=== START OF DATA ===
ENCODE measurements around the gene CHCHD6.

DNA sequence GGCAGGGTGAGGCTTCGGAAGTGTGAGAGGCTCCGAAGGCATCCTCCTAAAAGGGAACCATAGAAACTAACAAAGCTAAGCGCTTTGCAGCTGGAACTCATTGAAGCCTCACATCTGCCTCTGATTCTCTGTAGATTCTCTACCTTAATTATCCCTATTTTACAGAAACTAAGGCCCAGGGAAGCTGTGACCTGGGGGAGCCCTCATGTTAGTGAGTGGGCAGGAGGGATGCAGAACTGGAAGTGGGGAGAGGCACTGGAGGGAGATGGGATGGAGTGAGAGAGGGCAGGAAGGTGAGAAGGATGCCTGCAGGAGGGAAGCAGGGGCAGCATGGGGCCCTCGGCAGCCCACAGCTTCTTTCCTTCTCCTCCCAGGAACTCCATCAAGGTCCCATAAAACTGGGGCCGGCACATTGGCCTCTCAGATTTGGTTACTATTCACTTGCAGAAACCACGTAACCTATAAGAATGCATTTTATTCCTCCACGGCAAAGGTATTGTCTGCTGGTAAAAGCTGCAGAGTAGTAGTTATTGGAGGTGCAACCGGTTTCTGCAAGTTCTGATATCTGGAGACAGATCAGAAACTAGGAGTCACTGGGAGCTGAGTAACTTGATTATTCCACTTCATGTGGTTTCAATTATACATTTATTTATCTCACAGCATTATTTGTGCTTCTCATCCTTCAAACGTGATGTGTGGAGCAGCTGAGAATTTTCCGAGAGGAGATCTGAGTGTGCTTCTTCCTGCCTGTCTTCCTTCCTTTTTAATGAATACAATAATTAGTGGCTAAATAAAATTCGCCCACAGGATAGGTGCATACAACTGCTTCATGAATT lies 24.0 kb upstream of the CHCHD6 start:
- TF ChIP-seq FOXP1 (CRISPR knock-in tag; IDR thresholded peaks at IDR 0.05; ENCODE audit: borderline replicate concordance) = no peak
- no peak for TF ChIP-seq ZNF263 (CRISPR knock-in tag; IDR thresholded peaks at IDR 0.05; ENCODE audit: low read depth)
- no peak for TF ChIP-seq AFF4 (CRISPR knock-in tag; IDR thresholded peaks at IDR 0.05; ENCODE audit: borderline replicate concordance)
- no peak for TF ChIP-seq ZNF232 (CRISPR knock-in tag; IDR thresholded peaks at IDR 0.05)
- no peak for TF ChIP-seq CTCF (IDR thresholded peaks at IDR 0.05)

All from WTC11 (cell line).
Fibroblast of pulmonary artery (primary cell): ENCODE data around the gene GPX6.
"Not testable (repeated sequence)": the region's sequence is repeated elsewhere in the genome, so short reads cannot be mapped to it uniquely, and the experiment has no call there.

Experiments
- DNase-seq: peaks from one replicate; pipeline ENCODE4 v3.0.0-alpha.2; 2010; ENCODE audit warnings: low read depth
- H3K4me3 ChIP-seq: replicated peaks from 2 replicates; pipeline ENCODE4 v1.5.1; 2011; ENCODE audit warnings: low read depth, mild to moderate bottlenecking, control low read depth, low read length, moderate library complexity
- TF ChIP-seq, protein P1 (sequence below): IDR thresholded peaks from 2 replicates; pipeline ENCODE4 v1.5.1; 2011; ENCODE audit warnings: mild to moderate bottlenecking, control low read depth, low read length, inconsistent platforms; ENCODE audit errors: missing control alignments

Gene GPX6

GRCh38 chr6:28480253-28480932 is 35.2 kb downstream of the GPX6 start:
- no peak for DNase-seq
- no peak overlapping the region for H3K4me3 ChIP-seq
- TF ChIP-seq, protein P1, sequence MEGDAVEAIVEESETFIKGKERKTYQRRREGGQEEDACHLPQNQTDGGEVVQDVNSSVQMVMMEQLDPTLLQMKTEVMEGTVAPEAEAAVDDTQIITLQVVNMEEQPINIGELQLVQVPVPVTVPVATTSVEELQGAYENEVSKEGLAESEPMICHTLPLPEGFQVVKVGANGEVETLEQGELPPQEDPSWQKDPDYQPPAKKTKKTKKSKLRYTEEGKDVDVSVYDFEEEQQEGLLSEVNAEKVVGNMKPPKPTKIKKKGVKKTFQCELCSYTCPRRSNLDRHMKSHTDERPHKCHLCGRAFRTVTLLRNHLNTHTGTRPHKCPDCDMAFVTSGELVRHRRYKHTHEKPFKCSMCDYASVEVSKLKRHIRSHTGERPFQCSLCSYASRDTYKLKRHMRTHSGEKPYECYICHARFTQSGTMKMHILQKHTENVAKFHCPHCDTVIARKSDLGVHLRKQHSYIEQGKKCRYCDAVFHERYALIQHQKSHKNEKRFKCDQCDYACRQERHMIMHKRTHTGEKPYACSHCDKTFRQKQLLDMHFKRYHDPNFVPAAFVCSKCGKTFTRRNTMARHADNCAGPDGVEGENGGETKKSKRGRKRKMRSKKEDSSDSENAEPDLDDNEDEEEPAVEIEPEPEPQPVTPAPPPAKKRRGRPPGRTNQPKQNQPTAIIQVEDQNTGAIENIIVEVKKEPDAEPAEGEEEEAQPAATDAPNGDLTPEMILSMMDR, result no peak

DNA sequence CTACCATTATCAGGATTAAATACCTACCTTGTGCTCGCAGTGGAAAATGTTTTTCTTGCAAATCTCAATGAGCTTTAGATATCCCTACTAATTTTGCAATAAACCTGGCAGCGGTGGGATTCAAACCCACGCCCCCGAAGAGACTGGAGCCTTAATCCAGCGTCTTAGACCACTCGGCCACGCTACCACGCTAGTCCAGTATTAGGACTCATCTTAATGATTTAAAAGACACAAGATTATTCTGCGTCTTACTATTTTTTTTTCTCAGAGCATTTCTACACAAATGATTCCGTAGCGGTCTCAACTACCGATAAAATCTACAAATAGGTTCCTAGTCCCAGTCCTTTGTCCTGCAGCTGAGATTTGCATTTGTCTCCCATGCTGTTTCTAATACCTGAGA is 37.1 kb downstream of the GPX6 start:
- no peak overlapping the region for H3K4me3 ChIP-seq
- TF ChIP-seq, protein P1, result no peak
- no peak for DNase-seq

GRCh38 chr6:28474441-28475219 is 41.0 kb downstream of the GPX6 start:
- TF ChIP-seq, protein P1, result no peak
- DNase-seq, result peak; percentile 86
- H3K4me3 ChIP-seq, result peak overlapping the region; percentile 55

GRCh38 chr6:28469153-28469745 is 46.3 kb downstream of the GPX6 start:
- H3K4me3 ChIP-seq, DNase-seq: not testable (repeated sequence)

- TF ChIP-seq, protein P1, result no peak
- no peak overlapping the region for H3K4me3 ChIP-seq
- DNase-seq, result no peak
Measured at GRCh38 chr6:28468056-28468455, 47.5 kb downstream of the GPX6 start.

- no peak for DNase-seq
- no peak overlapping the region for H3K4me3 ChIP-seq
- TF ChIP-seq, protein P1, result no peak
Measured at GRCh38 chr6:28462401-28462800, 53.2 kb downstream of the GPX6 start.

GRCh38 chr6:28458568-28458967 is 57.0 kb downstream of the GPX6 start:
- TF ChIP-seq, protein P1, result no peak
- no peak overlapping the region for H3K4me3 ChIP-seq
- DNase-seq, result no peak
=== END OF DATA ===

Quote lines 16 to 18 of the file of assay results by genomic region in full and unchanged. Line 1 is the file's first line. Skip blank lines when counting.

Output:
GRCh38 chr6:28480253-28480932 is 35.2 kb downstream of the GPX6 start:
- no peak for DNase-seq
- no peak overlapping the region for H3K4me3 ChIP-seq